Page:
Huntington Ingalls Industries’ (HII) Ingalls Shipbuilding division officially started fabrication of the Arleigh Burke-class (DDG-51) destroyer USS Jeremiah Denton (DDG-129) on January 07, 2021. The start of fabrication signifies the first 100 tons of steel have been cut.

USS Jeremiah Denton (DDG-129)
Erika Lynd, Ingalls burner workleaderman, cuts steel into patterns using the Avenger IV plasma cutter, signifying 100 tons of steel cut and start of fabrication for the destroyer USS Jeremiah Denton (DDG-129). Observing the milestone are U.S. Navy Cmdr. Sean Doherty, DDG program manager’s representative, and Ben Barnett, Ingalls Shipbuilding’s DDG 129 ship program manager (Photo by Derek Fountain/HII)

«The start of fabrication for one of the U.S. Navy’s most critical assets is always a significant milestone for our shipbuilders», Ingalls Shipbuilding President Brian Cuccias said. «We look forward to leveraging our unparalleled shipbuilding expertise to construct the nation’s newest, most capable destroyer».

The destroyer’s name honors former U.S. Sen. Jeremiah Denton, a Vietnam War veteran who was awarded the Navy Cross for his heroism while a prisoner of war. After graduating from the U.S. Naval Academy in 1946, Denton went on to serve in the Navy for 34 years as a test pilot, flight instructor and squadron leader. Following decades of military service, Denton was elected to the Senate in 1980 where he represented the state of Alabama for six years.

Denton was born in Mobile, Alabama on July 15, 1924. His wife, the former Kathryn Jane Maury, served as ship’s sponsor of the Ingalls-built Aegis guided missile cruiser USS Mobile Bay (CG-53) which was christened in 1985.

Ingalls has delivered 32 Arleigh Burke-class destroyers to the Navy. Other destroyers currently under construction include USS Frank E. Peterson Jr. (DDG-121), USS Lenah H. Sutcliffe Higbee (DDG-123), USS Jack H. Lucas (DDG-125) and USS Ted Stevens (DDG-128).

Arleigh Burke-class destroyers are highly capable, multi-mission ships and can conduct a variety of operations, from peacetime presence and crisis management to sea control and power projection, all in support of the United States’ military strategy. The guided missile destroyers are capable of simultaneously fighting air, surface and subsurface battles. The ship contains myriad offensive and defensive weapons designed to support maritime defense needs well into the 21st century.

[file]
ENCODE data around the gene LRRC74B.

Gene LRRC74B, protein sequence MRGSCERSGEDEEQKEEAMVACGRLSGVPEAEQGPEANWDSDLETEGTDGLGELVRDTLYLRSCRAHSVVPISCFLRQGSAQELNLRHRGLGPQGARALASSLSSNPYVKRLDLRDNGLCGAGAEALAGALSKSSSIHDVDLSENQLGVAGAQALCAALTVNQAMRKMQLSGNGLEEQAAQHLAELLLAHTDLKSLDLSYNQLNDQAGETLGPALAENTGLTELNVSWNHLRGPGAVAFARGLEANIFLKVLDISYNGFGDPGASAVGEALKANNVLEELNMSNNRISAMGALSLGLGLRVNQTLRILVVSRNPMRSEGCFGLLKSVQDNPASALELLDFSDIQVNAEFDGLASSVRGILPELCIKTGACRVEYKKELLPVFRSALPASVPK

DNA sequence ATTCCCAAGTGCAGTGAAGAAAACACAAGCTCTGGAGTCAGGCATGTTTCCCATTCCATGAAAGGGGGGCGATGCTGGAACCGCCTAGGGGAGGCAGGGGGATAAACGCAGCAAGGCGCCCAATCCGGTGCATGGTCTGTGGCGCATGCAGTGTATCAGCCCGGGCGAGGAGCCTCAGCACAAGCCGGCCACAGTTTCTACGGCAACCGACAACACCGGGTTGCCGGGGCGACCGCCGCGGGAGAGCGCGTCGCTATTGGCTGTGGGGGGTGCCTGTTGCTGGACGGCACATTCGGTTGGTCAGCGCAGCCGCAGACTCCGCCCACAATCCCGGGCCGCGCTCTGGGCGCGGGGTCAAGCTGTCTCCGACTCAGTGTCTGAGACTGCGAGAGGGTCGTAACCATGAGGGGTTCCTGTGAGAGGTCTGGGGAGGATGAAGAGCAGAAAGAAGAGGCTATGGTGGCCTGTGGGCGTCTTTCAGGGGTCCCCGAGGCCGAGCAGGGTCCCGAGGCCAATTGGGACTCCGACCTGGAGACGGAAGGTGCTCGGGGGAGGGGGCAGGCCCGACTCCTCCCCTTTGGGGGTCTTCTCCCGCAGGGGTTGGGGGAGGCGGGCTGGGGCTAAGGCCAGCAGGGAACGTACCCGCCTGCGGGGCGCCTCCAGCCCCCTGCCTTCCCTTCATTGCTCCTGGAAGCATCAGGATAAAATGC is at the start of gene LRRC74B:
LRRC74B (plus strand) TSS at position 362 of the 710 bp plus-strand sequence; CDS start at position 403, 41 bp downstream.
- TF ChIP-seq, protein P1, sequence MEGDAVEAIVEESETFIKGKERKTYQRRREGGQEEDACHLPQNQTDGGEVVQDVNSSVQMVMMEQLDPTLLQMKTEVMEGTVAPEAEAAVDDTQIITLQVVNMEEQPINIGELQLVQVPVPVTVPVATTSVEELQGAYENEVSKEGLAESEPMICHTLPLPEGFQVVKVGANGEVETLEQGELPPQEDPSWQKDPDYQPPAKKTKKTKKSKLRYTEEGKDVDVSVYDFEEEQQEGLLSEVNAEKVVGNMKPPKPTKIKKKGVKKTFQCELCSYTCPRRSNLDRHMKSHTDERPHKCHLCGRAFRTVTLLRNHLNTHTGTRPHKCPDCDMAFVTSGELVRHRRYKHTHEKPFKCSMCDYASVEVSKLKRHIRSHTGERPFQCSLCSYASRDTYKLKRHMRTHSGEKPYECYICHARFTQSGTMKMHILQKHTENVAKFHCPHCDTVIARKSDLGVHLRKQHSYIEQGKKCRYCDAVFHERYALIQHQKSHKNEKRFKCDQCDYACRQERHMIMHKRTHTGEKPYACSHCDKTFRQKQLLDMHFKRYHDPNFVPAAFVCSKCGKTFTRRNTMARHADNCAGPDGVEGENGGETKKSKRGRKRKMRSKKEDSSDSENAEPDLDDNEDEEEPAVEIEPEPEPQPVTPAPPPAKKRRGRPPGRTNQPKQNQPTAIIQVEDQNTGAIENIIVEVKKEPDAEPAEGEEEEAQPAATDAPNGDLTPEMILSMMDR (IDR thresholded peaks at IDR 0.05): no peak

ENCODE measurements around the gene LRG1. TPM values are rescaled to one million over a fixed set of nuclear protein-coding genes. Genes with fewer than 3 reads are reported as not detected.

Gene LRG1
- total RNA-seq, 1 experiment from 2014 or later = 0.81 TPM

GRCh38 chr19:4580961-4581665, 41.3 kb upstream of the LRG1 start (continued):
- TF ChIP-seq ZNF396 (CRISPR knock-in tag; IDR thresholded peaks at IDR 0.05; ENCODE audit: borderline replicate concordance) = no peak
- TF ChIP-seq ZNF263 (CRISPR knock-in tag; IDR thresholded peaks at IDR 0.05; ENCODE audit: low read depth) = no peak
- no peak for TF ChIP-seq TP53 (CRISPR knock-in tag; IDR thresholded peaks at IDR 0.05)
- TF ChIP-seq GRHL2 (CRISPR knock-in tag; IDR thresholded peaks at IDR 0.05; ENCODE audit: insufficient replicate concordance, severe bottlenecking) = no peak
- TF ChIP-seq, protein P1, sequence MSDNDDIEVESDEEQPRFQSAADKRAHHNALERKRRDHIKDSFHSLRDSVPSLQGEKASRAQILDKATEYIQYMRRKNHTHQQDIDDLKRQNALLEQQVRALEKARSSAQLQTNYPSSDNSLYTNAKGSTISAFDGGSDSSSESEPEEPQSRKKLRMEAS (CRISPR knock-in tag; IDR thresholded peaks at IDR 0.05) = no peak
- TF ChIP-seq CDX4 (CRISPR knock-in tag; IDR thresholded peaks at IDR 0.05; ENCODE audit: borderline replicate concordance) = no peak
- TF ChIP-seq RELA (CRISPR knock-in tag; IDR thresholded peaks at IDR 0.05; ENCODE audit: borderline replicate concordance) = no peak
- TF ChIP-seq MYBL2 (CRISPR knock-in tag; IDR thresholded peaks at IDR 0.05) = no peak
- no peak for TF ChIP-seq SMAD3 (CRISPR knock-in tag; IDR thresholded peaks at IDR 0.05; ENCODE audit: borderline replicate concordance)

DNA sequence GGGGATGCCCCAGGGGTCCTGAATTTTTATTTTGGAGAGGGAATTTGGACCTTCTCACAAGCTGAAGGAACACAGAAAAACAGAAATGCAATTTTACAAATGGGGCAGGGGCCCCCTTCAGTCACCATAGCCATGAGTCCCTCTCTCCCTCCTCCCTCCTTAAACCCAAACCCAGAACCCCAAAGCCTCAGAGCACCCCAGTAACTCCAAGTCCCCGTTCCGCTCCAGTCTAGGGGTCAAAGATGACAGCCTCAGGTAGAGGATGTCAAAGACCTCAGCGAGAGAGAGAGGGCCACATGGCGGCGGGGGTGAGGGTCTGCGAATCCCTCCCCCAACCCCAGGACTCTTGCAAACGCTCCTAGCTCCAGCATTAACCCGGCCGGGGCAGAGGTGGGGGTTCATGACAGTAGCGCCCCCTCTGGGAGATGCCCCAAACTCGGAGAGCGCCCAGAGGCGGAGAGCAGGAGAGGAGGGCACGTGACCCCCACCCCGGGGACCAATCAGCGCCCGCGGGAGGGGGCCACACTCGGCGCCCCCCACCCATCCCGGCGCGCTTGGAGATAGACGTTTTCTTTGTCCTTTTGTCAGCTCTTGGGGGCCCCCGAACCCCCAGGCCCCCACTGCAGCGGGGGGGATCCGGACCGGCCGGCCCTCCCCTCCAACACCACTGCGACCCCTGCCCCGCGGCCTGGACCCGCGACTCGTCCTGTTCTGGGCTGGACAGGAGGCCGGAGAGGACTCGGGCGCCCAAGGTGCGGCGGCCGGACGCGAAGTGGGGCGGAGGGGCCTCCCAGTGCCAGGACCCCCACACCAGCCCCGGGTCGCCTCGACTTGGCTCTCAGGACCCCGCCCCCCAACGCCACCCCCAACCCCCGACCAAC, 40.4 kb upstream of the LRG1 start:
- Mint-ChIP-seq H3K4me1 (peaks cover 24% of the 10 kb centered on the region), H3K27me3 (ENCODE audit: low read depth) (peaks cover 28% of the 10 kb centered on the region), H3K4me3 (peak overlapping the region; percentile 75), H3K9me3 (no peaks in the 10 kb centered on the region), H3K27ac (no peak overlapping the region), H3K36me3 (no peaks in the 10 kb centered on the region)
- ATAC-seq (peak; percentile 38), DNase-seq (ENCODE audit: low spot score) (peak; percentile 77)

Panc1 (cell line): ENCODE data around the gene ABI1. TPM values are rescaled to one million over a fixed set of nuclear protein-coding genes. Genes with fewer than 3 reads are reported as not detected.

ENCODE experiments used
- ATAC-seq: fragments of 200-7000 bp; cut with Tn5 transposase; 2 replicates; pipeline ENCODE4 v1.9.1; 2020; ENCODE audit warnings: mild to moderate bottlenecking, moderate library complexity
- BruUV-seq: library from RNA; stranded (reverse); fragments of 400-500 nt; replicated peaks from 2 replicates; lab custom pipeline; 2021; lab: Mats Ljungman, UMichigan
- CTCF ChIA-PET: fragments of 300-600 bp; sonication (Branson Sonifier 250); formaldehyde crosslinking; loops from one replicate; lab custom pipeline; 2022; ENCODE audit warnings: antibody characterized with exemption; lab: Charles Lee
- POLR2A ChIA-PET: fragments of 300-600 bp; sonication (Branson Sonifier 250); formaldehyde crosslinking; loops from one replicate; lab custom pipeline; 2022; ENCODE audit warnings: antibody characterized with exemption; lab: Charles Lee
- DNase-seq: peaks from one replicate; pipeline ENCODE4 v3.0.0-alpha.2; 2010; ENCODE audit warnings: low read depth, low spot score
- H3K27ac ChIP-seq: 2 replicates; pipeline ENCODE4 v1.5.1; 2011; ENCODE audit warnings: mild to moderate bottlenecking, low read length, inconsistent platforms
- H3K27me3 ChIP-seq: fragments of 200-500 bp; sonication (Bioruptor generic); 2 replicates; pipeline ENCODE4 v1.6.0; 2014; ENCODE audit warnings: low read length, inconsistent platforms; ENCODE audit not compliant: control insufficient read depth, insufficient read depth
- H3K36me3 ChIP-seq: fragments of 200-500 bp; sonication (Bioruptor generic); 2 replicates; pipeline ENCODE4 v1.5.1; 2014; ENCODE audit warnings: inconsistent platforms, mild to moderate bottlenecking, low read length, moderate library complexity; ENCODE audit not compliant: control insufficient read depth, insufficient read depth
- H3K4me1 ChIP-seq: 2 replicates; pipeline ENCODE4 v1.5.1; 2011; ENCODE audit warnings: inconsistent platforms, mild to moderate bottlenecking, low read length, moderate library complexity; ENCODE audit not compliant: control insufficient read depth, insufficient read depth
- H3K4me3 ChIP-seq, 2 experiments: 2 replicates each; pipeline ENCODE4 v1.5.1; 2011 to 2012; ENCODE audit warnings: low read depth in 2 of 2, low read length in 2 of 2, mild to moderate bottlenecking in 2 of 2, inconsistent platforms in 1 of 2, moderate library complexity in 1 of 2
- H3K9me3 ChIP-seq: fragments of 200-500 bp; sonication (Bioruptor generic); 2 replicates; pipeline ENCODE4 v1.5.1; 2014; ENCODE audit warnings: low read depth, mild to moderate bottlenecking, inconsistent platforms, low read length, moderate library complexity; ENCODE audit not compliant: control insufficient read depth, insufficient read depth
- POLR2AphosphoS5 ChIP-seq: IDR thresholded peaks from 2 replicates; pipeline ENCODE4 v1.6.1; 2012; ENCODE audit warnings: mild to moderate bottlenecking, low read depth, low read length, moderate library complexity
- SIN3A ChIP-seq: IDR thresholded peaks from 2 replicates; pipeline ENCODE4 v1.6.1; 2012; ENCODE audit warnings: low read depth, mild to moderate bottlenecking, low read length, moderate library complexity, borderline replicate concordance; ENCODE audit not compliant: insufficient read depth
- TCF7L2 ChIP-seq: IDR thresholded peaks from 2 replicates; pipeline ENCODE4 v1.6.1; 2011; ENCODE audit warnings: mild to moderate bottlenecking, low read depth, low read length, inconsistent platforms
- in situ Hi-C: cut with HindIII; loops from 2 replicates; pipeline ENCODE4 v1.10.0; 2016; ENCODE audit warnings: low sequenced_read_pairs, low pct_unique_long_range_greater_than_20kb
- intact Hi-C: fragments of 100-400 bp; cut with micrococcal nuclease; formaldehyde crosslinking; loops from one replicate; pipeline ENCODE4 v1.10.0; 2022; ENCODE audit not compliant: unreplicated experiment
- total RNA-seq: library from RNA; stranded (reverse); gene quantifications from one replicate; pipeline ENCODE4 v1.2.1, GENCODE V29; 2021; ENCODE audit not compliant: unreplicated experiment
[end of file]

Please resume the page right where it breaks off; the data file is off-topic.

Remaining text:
CHARACTERISTICS

Length Overall 525 feet/160 m
Beam – Waterline 65.6 feet/20 m
Draft 32.8 feet/10 m
Displacement – Full Load 9,217 tons/9,363 metric tons
Power Plant 4 General electric LM 2500-30 gas turbines; 2 shafts; 2 CRP (Contra-Rotating) propellers; 100,000 shaft horsepower/75,000 kW
Speed in excess of 30 knots/34.5 mph/55.5 km/h
Range 4,400 NM/8,149 km at 20 knots/23 mph/37 km/h
Crew 380 total: 32 Officers, 27 CPO (Chief Petty Officer), 321 OEM
Surveillance AN/SPY-6 Air and Missile Defense Radar (Raytheon Company) and Aegis Combat System (Lockheed Martin); SPS-73(V) Navigation; SPS-67(V)3 Surface Search; 3 SPG-62 Illuminator; SQQ-89(V)6 sonar incorporating SQS-53C hull mounted and SQR-19 towed array sonars used with Mark-116 Mod 7 ASW fire control system
Electronics/Countermeasures SLQ-32(V)3; Mark-53 Mod 0 Decoy System; Mark-234 Decoy System; SLQ-25A Torpedo Decoy; SLQ-39 Surface Decoy; URN-25 TACAN; UPX-29 IFF System; Kollmorgen Mark-46 Mod 1 Electro-Optical Director
Aircraft 2 embarked SH-60 helicopters ASW operations; RAST (Recovery Assist, Secure and Traverse)
Armament 2 Mark-41 Vertical Launching System (VLS) with 96 Standard, Vertical Launch ASROC (Anti-Submarine Rocket) & Tomahawk ASM (Air-to-Surface Missile)/LAM (Loitering Attack Missile); 5-in (127-mm)/54 (62) Mark-45 gun; 2 (1) CIWS (Close-In Weapon System); 2 Mark-32 triple 324-mm torpedo tubes for Mark-46 or Mark-50 ASW torpedos

 

GUIDED MISSILE DESTROYERS LINEUP

 

Flight III

Ship Yard Launched Commissioned Homeport
DDG-125 Jack H. Lucas HIIIS
DDG-126 Louis H. Wilson, Jr. GDBIW
DDG-128 Ted Stevens HIIIS
DDG-129 Jeremiah Denton HIIIS
DDG-130 William Charette GDBIW
DDG-131 George M. Neal HIIIS
DDG-132 Quentin Walsh GDBIW
DDG-133 Sam Nunn HIIIS
DDG-134 John E. Kilmer GDBIW
DDG-135 Thad Cochran HIIIS
DDG-136 Richard G. Lugar GDBIW
DDG-137 John F. Lehman HIIIS
DDG-138
DDG-139

 

Gowind-class corvette

6th of January 2021, Alexandria Shipyard Company celebrates the handover of the corvette ENS Port Said (976) as the first Egyptian Gowind corvette that will join the service with the Egyptian naval fleet to carry out its combat missions. The corvette ENS Port Said (976) was launched on 9/2018, and it is the first warship to be built with 100% Egyptian capacity resulting from fruitful technology transfer cooperation with the French side represented in Naval Group company.

ENS Port Said (976)
Alexandria Shipyard Company celebrates the handover of the corvette ENS Port Said (976)

The handover ceremony and the raising of the Egyptian flag held in the presence of The Commander-in-Chief of the Egyptian Navy Vice Admiral Ahmed Khaled Hassan at Alexandria Shipyard before sailing to Alexandria naval base, ENS Port Said (976) is the first of three Egyptian corvettes that will be joining the service with the naval forces according to a specific schedule.